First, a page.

Donald Trump was very cranky on Thursday. Behind closed doors, he reportedly raged at his staff, unhappy about the negative coverage of his visits to Dayton, OH, and El Paso, TX. Publicly, he lashed out at the Federal Reserve, castigating them for not reducing the rates, so that the dollar would be weaker. Maybe his ill feelings were left over from Wednesday or, just maybe, they were a response to the fair bit of adverse news he got on the investigative front on Thursday.
To start, various Wall Street banks have started to give House committees vast numbers of documents related to Russians who may have had dealings with Trump, his family, and his business. Some of them have also been turning over documents to New York state authorities. The companies that have decided to comply with subpoenas include Bank of America Corp., Citigroup Inc., JPMorgan Chase & Co., Morgan Stanley, Wells Fargo & Co., and...gulp...Deutsche Bank AG. There's been quite a bit of smoke on the Trump-Russia financial front, and it would appear that if there's any fire, it will be uncovered.
Meanwhile, on a related note, House Judiciary Committee Chair Jerrold Nadler (D-NY) appeared on CNN on Thursday, and let everyone in on a little secret: As far as he's concerned, he's already conducting formal impeachment proceedings. The only question is whether his committee makes a recommendation to the entire House to adopt articles of impeachment. Ranking member Doug Collins (R-GA) did not much care for that news:
Chairman Nadler is either uniformed about what a formal impeachment inquiry is or he is deliberately misleading the American public to score cheap political points. Which is it, Chairman? #moveon https://t.co/OYa3euFPEz— Rep. Doug Collins (@RepDougCollins) August 9, 2019
Regardless of Collins' take, it is unlikely that Nadler said this merely for cheap political points. After all, what would be the value in that fifteen months before the election? The Chairman might just be trying to strengthen his legal case, as he asks judges to enforce subpoenas and contempt orders. Or, he might be putting some pressure on Speaker Nancy Pelosi (D-CA). Or, there might be a grand strategy here that he cooked up with Pelosi, with small, step-by-step measures ultimately culminating in articles of impeachment. Whatever is going on, it is not good news for Trump.
And finally, Andrew McCabe, the former acting FBI Director who was fired last year two days before his pension vested, has filed suit in federal court. He claims that the charges of improper conduct that were leveled against him (although sustained by an FBI review board) were just an excuse, and that his termination was politically motivated. McCabe is asking for his job back, so he can accrue the additional service time he needs. If that request is granted by the courts, it would be embarrassing for the Trump administration, but only a little bit. However, as part of his suit, McCabe also claims the President threatened many high-ranking FBI/Justice officials, sometimes because he deemed them unfriendly, and sometimes because they did not do enough to undermine the Russiagate probe. The former acting director has an ax or two to grind, and a legal case to sell, so his assertions should be taken with a grain of salt, at least for now. However, if his claims are somehow verified, it would certainly add weight to the case that Trump obstructed justice.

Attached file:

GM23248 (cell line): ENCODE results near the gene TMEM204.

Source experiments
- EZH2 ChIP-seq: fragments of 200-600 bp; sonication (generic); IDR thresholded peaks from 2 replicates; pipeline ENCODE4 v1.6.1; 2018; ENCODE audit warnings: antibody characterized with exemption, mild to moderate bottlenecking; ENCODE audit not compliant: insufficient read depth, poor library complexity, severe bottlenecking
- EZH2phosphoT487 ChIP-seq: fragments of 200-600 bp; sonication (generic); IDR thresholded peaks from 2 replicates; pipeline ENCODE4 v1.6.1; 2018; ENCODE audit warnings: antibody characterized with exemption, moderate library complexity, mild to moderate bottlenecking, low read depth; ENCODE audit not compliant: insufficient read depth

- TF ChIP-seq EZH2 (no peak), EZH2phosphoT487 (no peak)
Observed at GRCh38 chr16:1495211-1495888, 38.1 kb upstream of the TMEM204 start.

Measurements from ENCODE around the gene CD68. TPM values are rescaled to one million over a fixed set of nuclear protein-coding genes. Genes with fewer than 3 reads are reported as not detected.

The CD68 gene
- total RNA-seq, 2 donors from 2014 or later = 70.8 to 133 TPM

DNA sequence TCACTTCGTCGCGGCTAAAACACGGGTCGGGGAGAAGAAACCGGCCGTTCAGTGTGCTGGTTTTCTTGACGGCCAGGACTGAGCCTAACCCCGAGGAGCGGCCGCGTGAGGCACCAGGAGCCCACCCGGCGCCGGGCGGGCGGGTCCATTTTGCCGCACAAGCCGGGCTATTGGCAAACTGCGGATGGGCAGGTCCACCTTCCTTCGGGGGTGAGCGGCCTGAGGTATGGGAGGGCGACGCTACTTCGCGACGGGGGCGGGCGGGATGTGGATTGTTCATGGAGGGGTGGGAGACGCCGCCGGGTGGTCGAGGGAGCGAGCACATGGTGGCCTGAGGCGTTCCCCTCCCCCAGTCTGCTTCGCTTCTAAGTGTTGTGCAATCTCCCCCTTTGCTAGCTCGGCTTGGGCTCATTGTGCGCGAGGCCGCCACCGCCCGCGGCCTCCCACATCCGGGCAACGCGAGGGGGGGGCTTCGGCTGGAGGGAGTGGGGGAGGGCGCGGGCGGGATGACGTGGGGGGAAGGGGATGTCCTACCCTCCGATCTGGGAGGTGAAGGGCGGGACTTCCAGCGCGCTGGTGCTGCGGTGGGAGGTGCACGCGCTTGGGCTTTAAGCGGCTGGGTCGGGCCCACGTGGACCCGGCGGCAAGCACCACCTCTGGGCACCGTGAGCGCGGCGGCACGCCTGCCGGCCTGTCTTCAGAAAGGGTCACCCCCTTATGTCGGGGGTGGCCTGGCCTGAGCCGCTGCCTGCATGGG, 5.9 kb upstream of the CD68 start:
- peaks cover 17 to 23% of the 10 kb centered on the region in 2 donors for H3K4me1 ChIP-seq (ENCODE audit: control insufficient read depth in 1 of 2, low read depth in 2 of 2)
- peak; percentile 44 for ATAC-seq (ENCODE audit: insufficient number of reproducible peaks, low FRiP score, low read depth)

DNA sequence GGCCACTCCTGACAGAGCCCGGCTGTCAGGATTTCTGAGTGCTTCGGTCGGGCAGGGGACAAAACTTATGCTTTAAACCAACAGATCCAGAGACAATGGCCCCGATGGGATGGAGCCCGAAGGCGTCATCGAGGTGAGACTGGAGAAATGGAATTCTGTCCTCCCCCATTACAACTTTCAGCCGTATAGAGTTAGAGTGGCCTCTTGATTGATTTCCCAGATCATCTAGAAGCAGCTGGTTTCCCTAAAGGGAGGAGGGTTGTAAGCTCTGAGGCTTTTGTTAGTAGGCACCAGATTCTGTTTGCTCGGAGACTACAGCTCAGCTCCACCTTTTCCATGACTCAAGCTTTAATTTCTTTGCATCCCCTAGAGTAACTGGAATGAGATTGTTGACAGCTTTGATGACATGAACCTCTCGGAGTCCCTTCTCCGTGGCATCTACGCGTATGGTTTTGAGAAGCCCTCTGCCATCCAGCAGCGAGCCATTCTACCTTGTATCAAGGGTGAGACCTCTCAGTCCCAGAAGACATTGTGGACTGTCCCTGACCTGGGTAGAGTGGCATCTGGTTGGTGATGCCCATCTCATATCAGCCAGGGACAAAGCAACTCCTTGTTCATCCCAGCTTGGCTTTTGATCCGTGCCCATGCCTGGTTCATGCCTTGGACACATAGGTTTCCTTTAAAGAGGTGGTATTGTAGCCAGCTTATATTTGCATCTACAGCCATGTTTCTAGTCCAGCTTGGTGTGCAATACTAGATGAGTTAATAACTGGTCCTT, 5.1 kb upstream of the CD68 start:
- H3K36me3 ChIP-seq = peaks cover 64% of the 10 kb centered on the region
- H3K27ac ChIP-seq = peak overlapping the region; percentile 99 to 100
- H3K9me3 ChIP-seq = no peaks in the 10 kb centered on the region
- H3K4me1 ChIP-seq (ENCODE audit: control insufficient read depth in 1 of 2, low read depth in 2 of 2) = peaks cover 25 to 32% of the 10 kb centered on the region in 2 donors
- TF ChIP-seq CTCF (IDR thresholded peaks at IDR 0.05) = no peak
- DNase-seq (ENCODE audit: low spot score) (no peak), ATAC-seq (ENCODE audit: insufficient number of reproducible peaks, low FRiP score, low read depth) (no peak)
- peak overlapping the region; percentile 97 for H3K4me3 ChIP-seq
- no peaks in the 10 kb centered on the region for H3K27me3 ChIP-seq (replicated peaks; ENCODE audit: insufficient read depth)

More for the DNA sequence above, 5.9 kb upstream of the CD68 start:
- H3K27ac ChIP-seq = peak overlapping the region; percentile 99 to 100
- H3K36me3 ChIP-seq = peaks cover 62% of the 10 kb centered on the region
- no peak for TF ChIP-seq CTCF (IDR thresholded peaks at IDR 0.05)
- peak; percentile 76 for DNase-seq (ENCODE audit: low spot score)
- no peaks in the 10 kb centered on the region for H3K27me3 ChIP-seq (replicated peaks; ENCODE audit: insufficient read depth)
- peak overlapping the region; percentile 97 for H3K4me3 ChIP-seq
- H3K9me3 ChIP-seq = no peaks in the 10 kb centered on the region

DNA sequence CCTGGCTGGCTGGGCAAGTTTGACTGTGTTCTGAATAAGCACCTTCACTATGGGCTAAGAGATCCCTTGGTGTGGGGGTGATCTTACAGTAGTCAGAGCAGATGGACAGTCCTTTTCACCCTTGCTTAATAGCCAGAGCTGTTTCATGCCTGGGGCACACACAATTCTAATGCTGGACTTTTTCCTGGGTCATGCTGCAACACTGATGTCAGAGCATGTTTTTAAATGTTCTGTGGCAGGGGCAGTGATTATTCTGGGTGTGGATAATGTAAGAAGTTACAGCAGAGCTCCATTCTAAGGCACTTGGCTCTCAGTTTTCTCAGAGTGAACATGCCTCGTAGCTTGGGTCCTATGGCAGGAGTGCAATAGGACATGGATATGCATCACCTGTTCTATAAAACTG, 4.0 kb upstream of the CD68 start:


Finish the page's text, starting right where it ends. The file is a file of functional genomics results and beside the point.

In short, nothing that happened on Thursday has harmed Trump, as yet. But any or all of it could, particularly if the President knows he has skeletons in the closet that are soon to be exposed. That thought would undoubtedly make anyone cranky. (Z)
After more than two years of unprecedented turnover, the Trump administration...never really stabilized, and continues to experience all sorts of turnover. On Thursday, the President announced his pick for acting DNI (after the previous nominee, Rep. John Ratcliffe, R-TX went down in flames). It's Joseph Maguire, the current Director of the National Counterterrorism Center. As least he has some relevant experience (unlike Ratcliffe).
However, giving the nod to Maguire promptly cost Trump his deputy DNI, Sue Gordon, who announced her resignation on Thursday. Officially, she resigned because the next DNI "deserves to have his own team." However, the behind-the-scenes story is that she was not happy about being passed over for promotion, which didn't happen because the President does not view her as enough of a loyalist. So, the truth, depending on whom you believe, is either that she quit in anger, or she was ordered to resign by Trump. Either way, she's gone, and she's leaving unhappy.